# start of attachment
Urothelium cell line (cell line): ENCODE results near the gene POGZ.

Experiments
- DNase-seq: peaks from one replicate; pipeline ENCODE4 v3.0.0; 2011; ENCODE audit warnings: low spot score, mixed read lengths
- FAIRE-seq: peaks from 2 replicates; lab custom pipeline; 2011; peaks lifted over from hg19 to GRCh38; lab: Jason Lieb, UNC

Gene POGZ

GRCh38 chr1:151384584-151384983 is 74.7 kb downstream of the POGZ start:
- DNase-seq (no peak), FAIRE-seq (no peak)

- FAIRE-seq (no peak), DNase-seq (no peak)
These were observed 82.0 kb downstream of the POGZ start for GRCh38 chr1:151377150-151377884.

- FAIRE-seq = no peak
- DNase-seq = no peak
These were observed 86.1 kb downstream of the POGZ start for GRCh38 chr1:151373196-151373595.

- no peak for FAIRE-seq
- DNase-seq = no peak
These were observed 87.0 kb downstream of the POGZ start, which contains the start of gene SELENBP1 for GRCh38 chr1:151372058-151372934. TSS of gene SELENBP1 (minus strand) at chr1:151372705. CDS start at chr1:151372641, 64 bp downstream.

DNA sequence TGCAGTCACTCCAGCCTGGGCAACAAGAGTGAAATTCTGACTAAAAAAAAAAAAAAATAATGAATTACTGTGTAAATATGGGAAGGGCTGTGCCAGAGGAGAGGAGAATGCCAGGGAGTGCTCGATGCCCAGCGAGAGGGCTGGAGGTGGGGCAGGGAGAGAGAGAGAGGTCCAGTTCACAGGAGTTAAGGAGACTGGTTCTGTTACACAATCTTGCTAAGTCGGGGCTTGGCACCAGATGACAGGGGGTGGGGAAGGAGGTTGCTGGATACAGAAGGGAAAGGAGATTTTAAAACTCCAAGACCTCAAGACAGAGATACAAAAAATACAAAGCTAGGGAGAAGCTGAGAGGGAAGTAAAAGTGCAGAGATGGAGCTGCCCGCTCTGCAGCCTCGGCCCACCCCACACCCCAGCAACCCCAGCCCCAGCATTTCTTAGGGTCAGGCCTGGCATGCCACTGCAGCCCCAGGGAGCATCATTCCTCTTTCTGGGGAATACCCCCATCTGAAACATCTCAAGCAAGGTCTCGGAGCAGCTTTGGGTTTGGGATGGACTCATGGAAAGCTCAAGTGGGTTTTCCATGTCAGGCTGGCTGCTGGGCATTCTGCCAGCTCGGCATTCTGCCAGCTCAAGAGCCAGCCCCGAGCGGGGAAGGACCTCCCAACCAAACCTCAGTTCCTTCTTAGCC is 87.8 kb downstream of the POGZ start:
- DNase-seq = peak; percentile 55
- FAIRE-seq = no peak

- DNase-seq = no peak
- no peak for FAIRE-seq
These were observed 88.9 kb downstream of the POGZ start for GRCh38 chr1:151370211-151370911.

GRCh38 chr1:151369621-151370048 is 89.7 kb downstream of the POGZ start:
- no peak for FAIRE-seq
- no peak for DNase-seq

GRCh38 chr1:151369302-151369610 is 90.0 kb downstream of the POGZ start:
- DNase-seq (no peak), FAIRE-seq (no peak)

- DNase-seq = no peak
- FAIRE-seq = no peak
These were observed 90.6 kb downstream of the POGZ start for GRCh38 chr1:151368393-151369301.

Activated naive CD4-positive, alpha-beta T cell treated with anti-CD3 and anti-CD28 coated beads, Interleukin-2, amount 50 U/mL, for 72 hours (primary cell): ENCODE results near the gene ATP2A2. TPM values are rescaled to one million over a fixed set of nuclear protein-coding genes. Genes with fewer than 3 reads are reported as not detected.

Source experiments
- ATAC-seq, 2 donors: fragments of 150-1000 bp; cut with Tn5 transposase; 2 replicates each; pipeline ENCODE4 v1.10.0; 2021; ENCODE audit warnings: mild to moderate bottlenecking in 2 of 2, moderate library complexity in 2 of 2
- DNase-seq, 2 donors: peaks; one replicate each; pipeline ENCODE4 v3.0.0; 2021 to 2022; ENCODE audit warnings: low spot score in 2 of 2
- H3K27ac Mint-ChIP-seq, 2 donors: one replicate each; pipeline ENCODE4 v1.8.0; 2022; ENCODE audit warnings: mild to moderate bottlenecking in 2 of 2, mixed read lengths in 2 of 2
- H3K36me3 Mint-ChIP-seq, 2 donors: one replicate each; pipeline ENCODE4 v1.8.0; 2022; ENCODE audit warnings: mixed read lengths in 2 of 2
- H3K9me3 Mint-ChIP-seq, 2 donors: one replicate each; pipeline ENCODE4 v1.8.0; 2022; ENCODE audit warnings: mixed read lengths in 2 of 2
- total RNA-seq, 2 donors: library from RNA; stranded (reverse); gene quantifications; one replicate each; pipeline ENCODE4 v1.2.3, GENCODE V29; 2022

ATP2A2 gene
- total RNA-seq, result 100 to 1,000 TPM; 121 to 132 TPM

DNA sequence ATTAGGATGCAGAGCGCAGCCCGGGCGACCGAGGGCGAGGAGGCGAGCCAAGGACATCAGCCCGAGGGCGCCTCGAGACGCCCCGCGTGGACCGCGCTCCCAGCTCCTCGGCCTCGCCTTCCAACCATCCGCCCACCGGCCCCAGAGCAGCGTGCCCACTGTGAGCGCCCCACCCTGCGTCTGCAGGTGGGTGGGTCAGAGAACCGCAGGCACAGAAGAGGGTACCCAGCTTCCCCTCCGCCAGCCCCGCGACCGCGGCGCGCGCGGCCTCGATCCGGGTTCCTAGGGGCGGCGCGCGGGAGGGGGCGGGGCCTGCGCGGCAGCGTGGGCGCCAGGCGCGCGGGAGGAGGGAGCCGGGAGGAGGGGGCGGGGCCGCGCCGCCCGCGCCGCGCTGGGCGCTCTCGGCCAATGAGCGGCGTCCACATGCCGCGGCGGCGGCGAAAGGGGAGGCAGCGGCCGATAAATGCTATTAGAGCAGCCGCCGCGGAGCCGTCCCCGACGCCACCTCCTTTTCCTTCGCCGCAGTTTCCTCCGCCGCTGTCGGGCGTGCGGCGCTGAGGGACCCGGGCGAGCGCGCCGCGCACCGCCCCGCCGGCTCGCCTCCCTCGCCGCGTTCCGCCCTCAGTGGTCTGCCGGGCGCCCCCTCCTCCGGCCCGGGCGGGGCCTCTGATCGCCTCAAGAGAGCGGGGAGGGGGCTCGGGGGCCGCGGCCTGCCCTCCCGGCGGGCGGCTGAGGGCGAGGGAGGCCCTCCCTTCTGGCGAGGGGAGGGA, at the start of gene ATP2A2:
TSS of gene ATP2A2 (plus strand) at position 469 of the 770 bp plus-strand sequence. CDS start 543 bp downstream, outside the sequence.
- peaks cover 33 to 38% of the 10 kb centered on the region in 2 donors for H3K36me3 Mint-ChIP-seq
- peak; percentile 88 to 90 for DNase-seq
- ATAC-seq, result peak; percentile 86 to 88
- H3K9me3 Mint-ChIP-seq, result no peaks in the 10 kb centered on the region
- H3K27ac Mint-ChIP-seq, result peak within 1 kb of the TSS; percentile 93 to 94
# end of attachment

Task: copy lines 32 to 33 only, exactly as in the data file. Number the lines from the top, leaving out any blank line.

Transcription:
- ATAC-seq, 2 donors: fragments of 150-1000 bp; cut with Tn5 transposase; 2 replicates each; pipeline ENCODE4 v1.10.0; 2021; ENCODE audit warnings: mild to moderate bottlenecking in 2 of 2, moderate library complexity in 2 of 2
- DNase-seq, 2 donors: peaks; one replicate each; pipeline ENCODE4 v3.0.0; 2021 to 2022; ENCODE audit warnings: low spot score in 2 of 2